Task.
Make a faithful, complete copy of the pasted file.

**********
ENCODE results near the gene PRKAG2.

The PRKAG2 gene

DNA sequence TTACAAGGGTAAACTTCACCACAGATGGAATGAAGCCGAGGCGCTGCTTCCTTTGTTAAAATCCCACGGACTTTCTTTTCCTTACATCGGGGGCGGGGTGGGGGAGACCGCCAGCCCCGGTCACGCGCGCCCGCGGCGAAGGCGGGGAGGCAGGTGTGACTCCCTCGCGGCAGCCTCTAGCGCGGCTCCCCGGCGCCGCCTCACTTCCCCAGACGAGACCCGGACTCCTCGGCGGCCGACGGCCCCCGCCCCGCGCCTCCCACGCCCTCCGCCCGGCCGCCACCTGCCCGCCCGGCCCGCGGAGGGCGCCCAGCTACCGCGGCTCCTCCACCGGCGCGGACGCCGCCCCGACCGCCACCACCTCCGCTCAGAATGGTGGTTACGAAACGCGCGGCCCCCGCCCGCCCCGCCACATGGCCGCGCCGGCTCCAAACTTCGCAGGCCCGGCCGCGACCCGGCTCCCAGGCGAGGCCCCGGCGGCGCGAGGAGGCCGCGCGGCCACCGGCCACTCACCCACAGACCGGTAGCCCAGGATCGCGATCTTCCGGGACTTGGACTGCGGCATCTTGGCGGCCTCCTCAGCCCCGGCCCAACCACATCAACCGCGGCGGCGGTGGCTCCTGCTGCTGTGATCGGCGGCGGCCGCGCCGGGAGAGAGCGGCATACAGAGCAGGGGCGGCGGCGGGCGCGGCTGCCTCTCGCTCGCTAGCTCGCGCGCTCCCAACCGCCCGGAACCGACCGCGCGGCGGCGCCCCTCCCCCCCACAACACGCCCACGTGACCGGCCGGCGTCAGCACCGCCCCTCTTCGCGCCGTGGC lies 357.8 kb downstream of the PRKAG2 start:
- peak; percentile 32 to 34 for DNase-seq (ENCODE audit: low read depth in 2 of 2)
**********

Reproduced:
ENCODE results near the gene PRKAG2.

The PRKAG2 gene

DNA sequence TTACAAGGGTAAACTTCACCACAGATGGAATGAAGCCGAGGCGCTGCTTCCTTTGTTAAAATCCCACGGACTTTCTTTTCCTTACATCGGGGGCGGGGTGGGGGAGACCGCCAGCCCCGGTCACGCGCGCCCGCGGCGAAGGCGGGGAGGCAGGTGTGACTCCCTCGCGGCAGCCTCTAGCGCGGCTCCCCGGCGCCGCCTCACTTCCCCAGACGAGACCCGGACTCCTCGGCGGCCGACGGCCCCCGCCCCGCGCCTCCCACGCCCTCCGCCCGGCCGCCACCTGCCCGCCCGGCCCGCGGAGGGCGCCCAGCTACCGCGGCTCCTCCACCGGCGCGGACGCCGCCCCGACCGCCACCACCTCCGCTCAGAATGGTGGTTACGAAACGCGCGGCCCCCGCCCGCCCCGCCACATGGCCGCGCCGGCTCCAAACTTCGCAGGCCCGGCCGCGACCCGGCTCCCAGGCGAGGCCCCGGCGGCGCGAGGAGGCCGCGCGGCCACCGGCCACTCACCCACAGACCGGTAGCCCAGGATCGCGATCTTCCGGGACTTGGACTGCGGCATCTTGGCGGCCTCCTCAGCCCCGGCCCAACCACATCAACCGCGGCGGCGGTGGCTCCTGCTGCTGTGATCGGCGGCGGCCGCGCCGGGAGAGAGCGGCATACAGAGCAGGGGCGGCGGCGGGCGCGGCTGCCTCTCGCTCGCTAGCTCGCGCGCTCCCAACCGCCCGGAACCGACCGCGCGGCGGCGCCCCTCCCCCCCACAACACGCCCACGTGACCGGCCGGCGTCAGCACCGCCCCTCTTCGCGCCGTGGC lies 357.8 kb downstream of the PRKAG2 start:
- peak; percentile 32 to 34 for DNase-seq (ENCODE audit: low read depth in 2 of 2)